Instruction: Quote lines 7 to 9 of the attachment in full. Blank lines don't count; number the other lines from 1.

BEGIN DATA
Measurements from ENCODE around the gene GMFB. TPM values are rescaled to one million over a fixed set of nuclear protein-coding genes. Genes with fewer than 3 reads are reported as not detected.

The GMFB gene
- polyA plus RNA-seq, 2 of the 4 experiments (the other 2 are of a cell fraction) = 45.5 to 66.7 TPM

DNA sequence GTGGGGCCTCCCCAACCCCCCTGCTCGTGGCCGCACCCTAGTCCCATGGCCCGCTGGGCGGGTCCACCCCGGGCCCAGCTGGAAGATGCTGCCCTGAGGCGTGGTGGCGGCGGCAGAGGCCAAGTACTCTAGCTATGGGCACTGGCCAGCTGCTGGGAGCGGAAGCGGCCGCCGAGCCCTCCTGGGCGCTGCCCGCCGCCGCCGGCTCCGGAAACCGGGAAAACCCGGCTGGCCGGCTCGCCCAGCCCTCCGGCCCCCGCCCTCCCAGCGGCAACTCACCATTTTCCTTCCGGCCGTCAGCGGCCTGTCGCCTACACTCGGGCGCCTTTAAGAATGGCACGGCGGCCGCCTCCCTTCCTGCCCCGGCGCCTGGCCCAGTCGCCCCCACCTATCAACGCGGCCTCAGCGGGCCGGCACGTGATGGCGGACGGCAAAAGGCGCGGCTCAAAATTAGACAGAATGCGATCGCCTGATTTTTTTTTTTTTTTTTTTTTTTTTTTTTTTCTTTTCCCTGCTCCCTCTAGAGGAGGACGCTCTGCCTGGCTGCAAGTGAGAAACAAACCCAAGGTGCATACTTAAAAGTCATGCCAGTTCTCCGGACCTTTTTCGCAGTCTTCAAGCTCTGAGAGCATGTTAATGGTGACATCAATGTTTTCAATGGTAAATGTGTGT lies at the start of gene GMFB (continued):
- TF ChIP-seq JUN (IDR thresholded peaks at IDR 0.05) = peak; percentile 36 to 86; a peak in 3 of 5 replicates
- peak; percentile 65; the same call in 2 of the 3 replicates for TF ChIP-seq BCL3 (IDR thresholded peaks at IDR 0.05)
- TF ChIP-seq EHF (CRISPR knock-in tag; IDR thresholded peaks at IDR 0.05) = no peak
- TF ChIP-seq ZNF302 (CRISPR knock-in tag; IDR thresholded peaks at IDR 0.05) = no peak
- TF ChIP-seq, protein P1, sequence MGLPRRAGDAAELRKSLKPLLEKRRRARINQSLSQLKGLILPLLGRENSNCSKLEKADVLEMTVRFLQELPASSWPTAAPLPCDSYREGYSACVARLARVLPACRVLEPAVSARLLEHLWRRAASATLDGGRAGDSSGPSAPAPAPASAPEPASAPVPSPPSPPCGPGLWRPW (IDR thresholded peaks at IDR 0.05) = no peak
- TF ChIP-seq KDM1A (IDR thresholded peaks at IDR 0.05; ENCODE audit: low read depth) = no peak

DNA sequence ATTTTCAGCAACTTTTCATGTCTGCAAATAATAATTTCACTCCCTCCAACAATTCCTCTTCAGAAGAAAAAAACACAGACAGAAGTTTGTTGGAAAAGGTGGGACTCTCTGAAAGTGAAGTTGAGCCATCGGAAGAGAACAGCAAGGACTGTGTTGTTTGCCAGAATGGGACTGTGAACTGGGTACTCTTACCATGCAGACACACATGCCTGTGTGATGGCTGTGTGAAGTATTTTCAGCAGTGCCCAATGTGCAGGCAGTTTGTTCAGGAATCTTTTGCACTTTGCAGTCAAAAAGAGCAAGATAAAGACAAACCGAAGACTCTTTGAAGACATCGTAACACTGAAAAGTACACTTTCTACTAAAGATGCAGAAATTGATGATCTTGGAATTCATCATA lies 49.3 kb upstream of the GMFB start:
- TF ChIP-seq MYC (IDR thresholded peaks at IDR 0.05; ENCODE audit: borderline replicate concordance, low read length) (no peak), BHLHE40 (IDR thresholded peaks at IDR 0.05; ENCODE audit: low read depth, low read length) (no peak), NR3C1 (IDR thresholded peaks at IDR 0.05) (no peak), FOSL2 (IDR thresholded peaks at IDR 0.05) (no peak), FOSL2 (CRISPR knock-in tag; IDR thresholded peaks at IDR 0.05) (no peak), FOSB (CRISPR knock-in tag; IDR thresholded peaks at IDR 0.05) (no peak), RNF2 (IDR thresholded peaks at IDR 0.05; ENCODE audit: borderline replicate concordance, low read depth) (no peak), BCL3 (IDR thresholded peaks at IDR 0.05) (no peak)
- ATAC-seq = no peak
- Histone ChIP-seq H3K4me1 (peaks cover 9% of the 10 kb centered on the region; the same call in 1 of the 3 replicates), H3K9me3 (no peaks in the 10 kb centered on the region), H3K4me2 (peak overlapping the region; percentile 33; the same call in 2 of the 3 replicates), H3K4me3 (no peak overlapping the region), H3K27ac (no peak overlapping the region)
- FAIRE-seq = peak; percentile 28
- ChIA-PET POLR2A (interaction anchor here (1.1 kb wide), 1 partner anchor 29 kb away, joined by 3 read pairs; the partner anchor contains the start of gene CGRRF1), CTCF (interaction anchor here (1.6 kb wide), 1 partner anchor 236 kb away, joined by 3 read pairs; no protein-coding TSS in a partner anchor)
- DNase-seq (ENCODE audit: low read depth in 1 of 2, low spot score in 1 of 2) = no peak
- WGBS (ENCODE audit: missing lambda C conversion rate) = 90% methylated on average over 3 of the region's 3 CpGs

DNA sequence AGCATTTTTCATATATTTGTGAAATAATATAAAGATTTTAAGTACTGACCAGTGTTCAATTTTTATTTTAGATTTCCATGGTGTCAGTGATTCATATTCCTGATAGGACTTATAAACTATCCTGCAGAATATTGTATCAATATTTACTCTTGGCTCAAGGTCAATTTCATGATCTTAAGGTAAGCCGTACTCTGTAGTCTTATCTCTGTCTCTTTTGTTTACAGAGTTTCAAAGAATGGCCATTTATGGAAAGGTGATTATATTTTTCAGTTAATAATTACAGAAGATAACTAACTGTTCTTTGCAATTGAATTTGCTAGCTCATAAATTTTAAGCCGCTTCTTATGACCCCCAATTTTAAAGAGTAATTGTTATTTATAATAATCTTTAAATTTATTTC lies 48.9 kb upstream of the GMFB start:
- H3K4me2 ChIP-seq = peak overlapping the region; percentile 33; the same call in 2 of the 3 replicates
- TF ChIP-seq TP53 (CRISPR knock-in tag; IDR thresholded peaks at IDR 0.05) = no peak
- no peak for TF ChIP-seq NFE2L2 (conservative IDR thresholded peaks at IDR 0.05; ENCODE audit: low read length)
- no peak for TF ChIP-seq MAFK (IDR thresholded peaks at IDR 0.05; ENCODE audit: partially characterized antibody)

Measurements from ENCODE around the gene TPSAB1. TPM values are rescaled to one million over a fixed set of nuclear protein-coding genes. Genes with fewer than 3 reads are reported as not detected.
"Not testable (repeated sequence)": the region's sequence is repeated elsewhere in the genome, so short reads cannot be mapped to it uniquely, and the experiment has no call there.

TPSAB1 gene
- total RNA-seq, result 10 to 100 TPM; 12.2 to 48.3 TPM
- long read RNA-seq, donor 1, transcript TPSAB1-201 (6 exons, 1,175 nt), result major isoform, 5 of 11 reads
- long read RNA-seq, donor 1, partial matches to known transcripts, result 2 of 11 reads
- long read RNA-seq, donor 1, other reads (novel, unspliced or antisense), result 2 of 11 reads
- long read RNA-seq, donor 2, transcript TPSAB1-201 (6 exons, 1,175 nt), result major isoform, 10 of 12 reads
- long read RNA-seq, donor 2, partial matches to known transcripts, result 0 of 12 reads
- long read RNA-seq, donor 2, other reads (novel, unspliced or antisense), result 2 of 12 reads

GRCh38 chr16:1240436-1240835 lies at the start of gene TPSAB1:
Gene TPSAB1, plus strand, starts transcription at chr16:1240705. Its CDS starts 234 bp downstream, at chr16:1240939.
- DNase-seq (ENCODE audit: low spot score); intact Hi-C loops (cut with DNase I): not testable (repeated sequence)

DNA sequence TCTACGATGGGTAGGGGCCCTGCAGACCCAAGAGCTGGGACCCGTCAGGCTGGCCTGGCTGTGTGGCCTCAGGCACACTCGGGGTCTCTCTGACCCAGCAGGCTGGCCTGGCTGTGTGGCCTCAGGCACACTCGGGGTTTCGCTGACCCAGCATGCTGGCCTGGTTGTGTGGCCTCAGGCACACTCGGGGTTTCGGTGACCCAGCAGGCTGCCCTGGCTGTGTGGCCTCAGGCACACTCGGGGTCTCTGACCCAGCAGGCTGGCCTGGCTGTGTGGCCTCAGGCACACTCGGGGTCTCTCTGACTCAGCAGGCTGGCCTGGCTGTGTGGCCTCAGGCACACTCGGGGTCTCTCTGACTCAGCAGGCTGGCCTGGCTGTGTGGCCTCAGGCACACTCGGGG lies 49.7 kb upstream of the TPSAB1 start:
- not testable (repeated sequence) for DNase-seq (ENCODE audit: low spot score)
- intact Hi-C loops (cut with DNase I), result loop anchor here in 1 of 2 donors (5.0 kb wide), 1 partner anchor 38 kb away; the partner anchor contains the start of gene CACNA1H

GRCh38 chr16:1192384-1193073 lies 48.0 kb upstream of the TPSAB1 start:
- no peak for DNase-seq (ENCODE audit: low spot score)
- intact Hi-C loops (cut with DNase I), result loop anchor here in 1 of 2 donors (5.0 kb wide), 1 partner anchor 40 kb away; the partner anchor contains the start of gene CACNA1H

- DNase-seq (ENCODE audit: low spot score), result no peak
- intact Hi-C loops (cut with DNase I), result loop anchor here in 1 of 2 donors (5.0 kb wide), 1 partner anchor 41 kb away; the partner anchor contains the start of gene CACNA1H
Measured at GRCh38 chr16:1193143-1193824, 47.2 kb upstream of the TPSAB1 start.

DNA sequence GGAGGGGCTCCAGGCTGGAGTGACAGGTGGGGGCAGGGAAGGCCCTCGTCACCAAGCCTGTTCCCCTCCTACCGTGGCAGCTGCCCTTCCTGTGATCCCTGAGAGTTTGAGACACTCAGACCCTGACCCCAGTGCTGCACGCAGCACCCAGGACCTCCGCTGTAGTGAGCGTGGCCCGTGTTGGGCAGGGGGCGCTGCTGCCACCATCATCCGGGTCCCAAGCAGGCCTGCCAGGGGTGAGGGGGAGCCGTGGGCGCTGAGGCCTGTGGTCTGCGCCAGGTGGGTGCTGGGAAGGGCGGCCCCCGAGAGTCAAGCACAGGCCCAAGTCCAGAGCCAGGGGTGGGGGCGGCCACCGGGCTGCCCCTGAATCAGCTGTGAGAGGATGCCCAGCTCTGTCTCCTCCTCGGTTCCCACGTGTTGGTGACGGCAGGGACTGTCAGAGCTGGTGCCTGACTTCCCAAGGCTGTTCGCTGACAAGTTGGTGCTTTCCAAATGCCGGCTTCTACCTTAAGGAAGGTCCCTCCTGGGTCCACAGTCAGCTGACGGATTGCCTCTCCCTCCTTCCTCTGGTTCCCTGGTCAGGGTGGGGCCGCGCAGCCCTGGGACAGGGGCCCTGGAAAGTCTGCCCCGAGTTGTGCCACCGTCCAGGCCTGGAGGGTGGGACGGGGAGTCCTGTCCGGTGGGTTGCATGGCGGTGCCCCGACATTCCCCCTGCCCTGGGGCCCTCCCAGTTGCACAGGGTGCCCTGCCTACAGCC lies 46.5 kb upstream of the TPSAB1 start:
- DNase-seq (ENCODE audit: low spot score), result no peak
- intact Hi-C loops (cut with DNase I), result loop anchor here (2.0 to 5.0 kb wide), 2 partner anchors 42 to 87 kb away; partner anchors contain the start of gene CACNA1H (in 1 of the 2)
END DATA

- TF ChIP-seq EHF (CRISPR knock-in tag; IDR thresholded peaks at IDR 0.05) = no peak
- TF ChIP-seq ZNF302 (CRISPR knock-in tag; IDR thresholded peaks at IDR 0.05) = no peak
- TF ChIP-seq, protein P1, sequence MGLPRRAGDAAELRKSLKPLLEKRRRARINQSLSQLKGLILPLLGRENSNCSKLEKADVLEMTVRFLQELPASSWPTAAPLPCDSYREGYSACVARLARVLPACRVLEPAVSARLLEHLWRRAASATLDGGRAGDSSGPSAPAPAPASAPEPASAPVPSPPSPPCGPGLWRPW (IDR thresholded peaks at IDR 0.05) = no peak